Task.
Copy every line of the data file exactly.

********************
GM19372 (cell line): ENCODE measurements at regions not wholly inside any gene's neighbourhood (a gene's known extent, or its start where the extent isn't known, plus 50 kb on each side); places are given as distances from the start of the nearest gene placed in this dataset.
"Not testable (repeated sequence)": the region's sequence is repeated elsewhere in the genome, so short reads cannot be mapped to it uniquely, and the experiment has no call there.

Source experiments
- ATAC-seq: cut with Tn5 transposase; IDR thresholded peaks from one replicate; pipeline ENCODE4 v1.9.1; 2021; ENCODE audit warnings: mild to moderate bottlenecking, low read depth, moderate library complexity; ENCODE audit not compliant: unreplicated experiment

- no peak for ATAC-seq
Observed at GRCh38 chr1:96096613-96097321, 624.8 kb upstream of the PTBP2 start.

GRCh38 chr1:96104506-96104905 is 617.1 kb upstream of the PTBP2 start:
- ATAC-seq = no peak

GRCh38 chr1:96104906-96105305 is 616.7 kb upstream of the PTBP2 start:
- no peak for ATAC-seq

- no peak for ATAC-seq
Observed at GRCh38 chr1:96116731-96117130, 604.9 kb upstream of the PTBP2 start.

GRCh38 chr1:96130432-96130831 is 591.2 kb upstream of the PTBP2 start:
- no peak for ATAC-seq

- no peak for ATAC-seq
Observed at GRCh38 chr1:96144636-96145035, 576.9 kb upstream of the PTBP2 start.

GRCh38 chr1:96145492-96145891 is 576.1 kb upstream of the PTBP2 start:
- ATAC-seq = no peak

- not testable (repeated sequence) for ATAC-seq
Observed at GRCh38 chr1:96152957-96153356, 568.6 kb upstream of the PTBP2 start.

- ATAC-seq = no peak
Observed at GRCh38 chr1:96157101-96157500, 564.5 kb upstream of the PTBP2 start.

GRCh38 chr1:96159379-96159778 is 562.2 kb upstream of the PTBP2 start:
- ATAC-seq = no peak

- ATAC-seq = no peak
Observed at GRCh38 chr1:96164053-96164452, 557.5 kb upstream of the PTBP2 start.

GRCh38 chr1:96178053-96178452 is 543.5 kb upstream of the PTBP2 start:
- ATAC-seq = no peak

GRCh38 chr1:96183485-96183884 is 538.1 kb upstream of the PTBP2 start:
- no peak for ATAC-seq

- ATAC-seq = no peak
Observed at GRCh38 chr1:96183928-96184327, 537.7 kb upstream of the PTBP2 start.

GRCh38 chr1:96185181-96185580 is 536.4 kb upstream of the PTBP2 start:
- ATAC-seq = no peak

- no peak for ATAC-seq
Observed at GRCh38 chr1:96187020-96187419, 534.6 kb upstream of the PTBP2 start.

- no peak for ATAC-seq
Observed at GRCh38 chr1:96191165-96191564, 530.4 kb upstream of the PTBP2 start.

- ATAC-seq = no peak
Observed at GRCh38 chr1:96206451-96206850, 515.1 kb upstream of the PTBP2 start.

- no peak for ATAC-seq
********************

GM19372 (cell line): ENCODE measurements at regions not wholly inside any gene's neighbourhood (a gene's known extent, or its start where the extent isn't known, plus 50 kb on each side); places are given as distances from the start of the nearest gene placed in this dataset.
"Not testable (repeated sequence)": the region's sequence is repeated elsewhere in the genome, so short reads cannot be mapped to it uniquely, and the experiment has no call there.

Source experiments
- ATAC-seq: cut with Tn5 transposase; IDR thresholded peaks from one replicate; pipeline ENCODE4 v1.9.1; 2021; ENCODE audit warnings: mild to moderate bottlenecking, low read depth, moderate library complexity; ENCODE audit not compliant: unreplicated experiment

- no peak for ATAC-seq
Observed at GRCh38 chr1:96096613-96097321, 624.8 kb upstream of the PTBP2 start.

GRCh38 chr1:96104506-96104905 is 617.1 kb upstream of the PTBP2 start:
- ATAC-seq = no peak

GRCh38 chr1:96104906-96105305 is 616.7 kb upstream of the PTBP2 start:
- no peak for ATAC-seq

- no peak for ATAC-seq
Observed at GRCh38 chr1:96116731-96117130, 604.9 kb upstream of the PTBP2 start.

GRCh38 chr1:96130432-96130831 is 591.2 kb upstream of the PTBP2 start:
- no peak for ATAC-seq

- no peak for ATAC-seq
Observed at GRCh38 chr1:96144636-96145035, 576.9 kb upstream of the PTBP2 start.

GRCh38 chr1:96145492-96145891 is 576.1 kb upstream of the PTBP2 start:
- ATAC-seq = no peak

- not testable (repeated sequence) for ATAC-seq
Observed at GRCh38 chr1:96152957-96153356, 568.6 kb upstream of the PTBP2 start.

- ATAC-seq = no peak
Observed at GRCh38 chr1:96157101-96157500, 564.5 kb upstream of the PTBP2 start.

GRCh38 chr1:96159379-96159778 is 562.2 kb upstream of the PTBP2 start:
- ATAC-seq = no peak

- ATAC-seq = no peak
Observed at GRCh38 chr1:96164053-96164452, 557.5 kb upstream of the PTBP2 start.

GRCh38 chr1:96178053-96178452 is 543.5 kb upstream of the PTBP2 start:
- ATAC-seq = no peak

GRCh38 chr1:96183485-96183884 is 538.1 kb upstream of the PTBP2 start:
- no peak for ATAC-seq

- ATAC-seq = no peak
Observed at GRCh38 chr1:96183928-96184327, 537.7 kb upstream of the PTBP2 start.

GRCh38 chr1:96185181-96185580 is 536.4 kb upstream of the PTBP2 start:
- ATAC-seq = no peak

- no peak for ATAC-seq
Observed at GRCh38 chr1:96187020-96187419, 534.6 kb upstream of the PTBP2 start.

- no peak for ATAC-seq
Observed at GRCh38 chr1:96191165-96191564, 530.4 kb upstream of the PTBP2 start.

- ATAC-seq = no peak
Observed at GRCh38 chr1:96206451-96206850, 515.1 kb upstream of the PTBP2 start.

- no peak for ATAC-seq